Samsung M70 review
A fascinating concept Notebook with some attractive features, but also some minor flaws
Review Date: 18 May 2006
Reviewed By: Dave Stevenson
Price when reviewed: (£1,780 inc VAT)
Depending on how you look at it, the M70 could either be a huge advance in the world of notebook design, or an enormous waste of time. For meetings, it's a traditional laptop. But once you're back at your desk, detach the 19in widescreen from the main unit, slide it into the docking station, and you've got a fully functioning desktop PC.
It's a fiddly process, made worse by the sheer bulk of the screen and chassis, but once you've done it a few times, it's fairly quick. Of slightly more concern is the pair of plastic spacers that clip on to the back of the base, one of which doubles as the antenna for the wireless card. Although they can be housed in the LCD cradle when not in use, it could be easy to lose them when you're in a hurry.
At 435 x 322 x 44mm (WDH), it isn't a great candidate for those on the road: it's too big to fit into even the roomiest laptop bag, and the 4.47kg weight means you won't want to carry it around for too long. Battery life is more encouraging, though, at 1hr 41mins under heavy use and 3hrs 36mins under a lighter load.
Using the M70 in desktop mode is a more pleasant, if imperfect, experience. All the ports are on the side of chassis, so once the monitor and a few peripherals are plugged in, an untidy tangle of wires forms at both sides of the machine. The LCD also requires its own power adapter once detached, which means that the M70 isn't as tightly integrated as we'd have liked. Bizarrely, the LCD clips onto the bottom of the unit, which can be used to elevate the keyboard to a comfortable typing position, and can be flipped down only once the machine is running - try turning it on with them down and it just won't work.
We're slightly disappointed to see a single-cored Pentium M 760 inside, as a Core Duo would have substantially increased its desktop credentials. Nonetheless, the core speed of 2GHz and 1GB of PC4300 RAM will keep most tasks running smoothly, and our application benchmarks returned a respectable overall result of 0.87. Graphics power is provided by Nvidia's GeForce Go 6600. This was designed for games but is now showing its age, and our low-end 3D benchmarks returned averages of 21fps and 19fps in Far Cry and Call of Duty 2 respectively, suggesting that the M70 is best kept for older games at lower resolutions.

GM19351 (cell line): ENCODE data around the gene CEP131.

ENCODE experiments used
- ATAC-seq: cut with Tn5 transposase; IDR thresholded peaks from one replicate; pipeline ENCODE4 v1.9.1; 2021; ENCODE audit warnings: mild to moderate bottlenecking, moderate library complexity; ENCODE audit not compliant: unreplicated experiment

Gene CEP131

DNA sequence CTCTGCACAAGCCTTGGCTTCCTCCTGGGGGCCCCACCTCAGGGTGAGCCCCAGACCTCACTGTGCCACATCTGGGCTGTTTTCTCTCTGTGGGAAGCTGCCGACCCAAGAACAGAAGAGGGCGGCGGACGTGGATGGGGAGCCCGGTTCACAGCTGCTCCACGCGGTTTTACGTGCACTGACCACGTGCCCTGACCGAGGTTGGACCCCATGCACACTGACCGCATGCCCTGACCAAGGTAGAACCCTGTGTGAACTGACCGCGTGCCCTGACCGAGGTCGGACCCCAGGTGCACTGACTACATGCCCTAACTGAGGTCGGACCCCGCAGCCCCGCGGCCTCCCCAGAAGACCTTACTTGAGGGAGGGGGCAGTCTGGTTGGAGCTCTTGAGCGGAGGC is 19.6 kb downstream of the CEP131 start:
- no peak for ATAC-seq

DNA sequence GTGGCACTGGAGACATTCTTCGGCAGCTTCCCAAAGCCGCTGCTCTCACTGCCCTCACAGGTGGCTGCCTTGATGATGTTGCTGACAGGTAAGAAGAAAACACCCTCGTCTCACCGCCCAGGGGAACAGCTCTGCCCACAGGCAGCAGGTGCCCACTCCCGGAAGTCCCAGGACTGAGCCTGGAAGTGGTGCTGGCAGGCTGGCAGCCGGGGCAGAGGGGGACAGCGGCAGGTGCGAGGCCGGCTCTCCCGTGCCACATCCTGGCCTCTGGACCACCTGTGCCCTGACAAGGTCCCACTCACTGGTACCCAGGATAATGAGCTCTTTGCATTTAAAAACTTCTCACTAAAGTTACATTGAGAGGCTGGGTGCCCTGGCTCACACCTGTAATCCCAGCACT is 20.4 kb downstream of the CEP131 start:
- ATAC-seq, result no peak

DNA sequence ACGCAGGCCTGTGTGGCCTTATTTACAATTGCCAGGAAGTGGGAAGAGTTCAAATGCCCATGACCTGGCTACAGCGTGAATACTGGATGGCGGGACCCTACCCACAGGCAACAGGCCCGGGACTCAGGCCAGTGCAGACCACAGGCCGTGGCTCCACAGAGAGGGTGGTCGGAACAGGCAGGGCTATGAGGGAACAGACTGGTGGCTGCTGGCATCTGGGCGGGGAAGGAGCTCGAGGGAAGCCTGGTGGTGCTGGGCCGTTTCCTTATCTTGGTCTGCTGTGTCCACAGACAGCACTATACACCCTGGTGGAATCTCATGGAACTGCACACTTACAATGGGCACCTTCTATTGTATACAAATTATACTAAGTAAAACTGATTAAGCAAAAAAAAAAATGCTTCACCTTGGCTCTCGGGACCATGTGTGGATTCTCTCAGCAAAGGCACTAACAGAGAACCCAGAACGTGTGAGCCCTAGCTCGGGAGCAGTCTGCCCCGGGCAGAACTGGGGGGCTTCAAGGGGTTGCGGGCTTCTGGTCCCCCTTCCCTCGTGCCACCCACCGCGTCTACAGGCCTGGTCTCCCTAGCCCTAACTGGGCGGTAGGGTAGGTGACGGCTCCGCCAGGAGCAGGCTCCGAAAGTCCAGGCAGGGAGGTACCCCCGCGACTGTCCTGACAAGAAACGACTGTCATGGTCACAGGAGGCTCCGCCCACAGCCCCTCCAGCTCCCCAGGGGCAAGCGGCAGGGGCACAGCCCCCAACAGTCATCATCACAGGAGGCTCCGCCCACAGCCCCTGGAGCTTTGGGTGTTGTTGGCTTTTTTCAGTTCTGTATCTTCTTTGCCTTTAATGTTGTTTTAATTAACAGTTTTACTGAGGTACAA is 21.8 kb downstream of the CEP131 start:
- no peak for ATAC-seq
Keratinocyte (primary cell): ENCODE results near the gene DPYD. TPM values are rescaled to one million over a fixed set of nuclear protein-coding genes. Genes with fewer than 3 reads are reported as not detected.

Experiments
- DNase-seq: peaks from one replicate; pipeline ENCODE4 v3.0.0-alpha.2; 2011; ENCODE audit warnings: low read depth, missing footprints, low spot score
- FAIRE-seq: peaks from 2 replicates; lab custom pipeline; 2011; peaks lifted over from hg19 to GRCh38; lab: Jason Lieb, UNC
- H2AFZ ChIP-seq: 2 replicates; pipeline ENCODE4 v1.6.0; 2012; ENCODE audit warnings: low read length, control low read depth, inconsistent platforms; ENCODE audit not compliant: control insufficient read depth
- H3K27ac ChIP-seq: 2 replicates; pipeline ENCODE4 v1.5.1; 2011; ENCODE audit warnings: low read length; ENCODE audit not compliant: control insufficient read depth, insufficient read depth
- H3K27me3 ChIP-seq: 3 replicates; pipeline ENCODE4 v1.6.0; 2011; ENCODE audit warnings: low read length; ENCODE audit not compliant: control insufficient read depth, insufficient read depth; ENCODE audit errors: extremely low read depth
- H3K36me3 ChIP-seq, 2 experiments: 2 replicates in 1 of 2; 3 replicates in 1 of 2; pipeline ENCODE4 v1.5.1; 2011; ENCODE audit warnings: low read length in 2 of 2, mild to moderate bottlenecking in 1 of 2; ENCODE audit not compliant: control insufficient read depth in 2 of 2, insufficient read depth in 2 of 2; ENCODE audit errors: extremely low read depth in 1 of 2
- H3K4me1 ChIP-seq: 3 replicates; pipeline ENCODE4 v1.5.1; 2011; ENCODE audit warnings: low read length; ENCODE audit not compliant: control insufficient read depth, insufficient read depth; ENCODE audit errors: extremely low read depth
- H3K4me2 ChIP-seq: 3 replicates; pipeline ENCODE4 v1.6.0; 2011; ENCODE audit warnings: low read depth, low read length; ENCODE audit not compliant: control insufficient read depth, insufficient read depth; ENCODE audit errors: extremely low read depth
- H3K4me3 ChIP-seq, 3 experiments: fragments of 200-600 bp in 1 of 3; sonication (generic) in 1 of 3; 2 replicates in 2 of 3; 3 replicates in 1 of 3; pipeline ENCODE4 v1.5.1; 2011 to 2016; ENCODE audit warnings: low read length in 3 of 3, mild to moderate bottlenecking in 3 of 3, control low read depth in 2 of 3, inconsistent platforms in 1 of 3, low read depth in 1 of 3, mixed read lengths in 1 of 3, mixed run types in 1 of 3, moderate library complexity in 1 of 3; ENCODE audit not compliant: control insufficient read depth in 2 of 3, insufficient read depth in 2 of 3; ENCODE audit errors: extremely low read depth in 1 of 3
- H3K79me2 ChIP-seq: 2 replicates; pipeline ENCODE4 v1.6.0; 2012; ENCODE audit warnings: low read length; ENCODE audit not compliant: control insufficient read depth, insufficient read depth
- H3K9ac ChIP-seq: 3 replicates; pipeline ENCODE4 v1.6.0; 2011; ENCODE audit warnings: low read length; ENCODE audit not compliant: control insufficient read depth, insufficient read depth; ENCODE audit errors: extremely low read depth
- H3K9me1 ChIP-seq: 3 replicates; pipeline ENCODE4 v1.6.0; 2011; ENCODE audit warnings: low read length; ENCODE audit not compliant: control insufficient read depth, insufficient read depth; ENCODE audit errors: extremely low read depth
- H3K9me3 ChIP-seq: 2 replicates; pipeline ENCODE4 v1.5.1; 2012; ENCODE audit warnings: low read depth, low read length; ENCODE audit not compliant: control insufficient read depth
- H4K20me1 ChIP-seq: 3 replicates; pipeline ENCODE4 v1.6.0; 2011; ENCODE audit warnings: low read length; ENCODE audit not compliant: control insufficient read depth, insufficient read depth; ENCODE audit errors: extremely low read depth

These core components are supplemented by a good range of extras. 802.11a/b/g wireless and Gigabit Ethernet are present, while Bluetooth completes the wireless credentials. For wired peripherals, four USB ports and a full-sized FireWire port should be enough for most. Storage-wise, the hard disk is a practical 100GB model, while the DVD writer will write to all formats except DVD-RAM. The TFT stand itself has both DSUB and DVI ports, although the notebook offers only a DSUB output.
Our quibbles are relatively minor, as once it's all set up and running, the M70 offers arguably the best desktop experience you can have with a laptop. The 19in, 1,680 x 1,050 widescreen offers a much higher resolution than comparable standalone products, and the keyboard is a pleasure to use.
The full number pad is a useful addition, as are the quick-start buttons on the side of the unit. Samsung also includes a small remote control for AVStation Premium, a Media Center-like application for photos, music and videos. The panel itself is excellent. Horizontal viewing angles are strong, and colour accuracy impressive - whether or not you like the glossy screen will be a matter of taste, but it does lend graphics a good deal more vibrancy.
- Cisco: 100% of companies hosting malware
- Brits willing to pay for secure web services
- Google creates Maps time machine
- Facebook scores with mobile advertising
- Cook: Microsoft should have released Office for iPad sooner
- What's on this week's PC Pro podcast?
- Universal wireless charging gets a boost from Microsoft
- Amazon Phone: release date, features and 3D display
- Apple offers sneak peak at OS X via Beta Seed
- American grip on web loosens ahead of key net meeting
- Hello Cortana, it's nice to meet you
- Windows 8.1 Update: an abject surrender
- The insane economics of Sky Now TV
- No such thing as a free app... so pay up if you want quality
- Time to outlaw crapware-laden installers
- Windows Phone 8.1 video: hands-on
- Office for iPad: key information
- Why every PC buyer owes Richard Durkin a debt of gratitude
- HTC One M8 vs Samsung Galaxy S5: 2014's big-hitters compared
- Windows XP end of life: key information
- How to upgrade from Windows XP to Ubuntu
- The great iPhone ripoff and how it works
- Heartbleed: what you need to know and do
- Data recovery: inside the clean room
- Best tablet PCs to buy in 2014
- How much RAM do you really need?
- News of the weird: the strangest ever tech stories
- Five hyped technologies: disruptive or not?
- Piracy's dying: why we're all going straight
- Office: should you buy it, rent it - or dump it?
- Why laptops with serial ports matter to the Internet of Things
- Make your mobile battery last longer
- Small steps into handling Big Data
- Nexus 5: does it really run stock Android?
- How to get broadband to a garden office
- How to write your company's IT security policy
- Raspberry Pi and Wolfram: a must-have for every child
- Could you get by with Office Web Apps?
- The best Android antivirus apps for 2014
- Headings vs headers: how to use both in Word